Habit 4, Think Win-Win Systems and Processes (#4, and #5 on Covey’s Five Dimensions of Win/Win chart)

Personal comment: I’ve included both Systems and Processes with the intent of moving the conversation along to Habit 5.

Author’s quotes:

Win/Win can only survive in an organization when the systems support it. If you talk Win/Win but reward Win/Lose, you’ve got a losing program on your hands.

You basically get what you reward. If you want to achieve the goals and reflect the values in your mission statement, then you need to align the reward system with these goals and values. If it isn’t aligned systemically, you won’t be walking your talk.

So often the problem is in the system, not in the people. If you put good people in bad systems, you get bad results. You have to water the flowers you want to grow.

As people really learn to think Win/Win, they can set up the systems to create and reinforce it. They can transform unnecessarily competitive situations to cooperative ones and can powerfully impact their effectiveness by building both P (Production) and PC (Production Capability).

Win/Win puts the responsibility on the individual for accomplishing specified results within clear guidelines and available resources. It makes a person accountable to perform and evaluate the results and provides consequences as a natural result of performance. And Win/Win systems create the environment which supports and reinforces the Win/Win performance agreements.

“There’s no way to achieve Win/Win ends with Win/Lose or Lose/Win means. You can’t say, ‘You’re going to think Win/Win, whether you like it or not.’ So the question becomes how to arrive at a Win/Win solution.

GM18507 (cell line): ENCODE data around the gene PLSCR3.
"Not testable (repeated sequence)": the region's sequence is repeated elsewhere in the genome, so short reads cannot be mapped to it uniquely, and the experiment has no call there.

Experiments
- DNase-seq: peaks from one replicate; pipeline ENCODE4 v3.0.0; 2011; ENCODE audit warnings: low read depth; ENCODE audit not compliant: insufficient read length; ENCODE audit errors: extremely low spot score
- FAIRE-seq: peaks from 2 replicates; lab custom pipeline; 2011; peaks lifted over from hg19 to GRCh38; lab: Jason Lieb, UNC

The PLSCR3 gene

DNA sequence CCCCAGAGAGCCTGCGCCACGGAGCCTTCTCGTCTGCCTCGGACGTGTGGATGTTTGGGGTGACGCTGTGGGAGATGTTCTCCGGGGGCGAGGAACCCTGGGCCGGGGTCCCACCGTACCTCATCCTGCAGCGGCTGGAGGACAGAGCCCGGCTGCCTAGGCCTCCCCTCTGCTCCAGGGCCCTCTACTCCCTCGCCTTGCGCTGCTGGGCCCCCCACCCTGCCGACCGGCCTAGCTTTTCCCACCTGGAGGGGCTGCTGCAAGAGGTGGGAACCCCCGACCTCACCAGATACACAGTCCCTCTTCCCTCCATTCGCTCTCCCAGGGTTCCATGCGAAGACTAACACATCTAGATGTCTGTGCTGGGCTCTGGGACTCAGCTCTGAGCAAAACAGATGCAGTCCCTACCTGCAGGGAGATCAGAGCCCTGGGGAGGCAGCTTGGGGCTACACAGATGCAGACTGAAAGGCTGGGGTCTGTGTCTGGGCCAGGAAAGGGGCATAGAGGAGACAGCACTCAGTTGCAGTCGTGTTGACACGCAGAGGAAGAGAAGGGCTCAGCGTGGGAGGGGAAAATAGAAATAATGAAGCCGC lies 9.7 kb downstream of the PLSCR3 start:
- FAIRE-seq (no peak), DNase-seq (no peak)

In my own work with various people and organizations seeking Win/Win solutions, I suggest that they become involved in the following four-step process:

First, see the problem from the other point of view. Really seek to understand and to give expression to the needs and concerns of the other party as well as or better than they can themselves.
Second, identify the key issues and concerns (not positions) involved.
Third, determine what results would constitute a fully acceptable solution.
And fourth, identify possible new options to achieve those results.”

Personal comments:

Freedom and support must be given to those asked or responsible for setting up systems. Too often I’ve watched managers usurp control especially when their “sacred cows” may be eliminated. Those sacred cows vary from minor to major, and yet often these sacred cows block improvements. Win/Win is more than a catch phrase. It is created by us from the inside out. Too many cannot, or refuse to, understand that.

It is also important to be sure, and clarify, that there really is a problem before proceeding along Covey’s 4-step process. An example is one staff member, who I’ve mentioned before, quite often made an issue of pay with his employees. He wasn’t capable of understanding there was a pay structure that his employees fit in, and that pay structure included everyone in the organization.

When identifying key issues and concerns it is easy for the group to slide into personalities, especially when those personalities are not present. Always avoid discussing personalities if the focus is to be on key issues and concerns. Otherwise the meeting could end up being a waste of time.

Next Habit 5
Seek First To Understand, Then To Be Understood
Character And Communication

Author: maxbinkley

Creator of Leadership to the Max My experience in the military helped set the career path for me in human resources. After the military I worked for The Dow Chemical Company and left there in 1993 to venture out on my own. I purchased a small business, then a franchise then started another business in semi-retirement.

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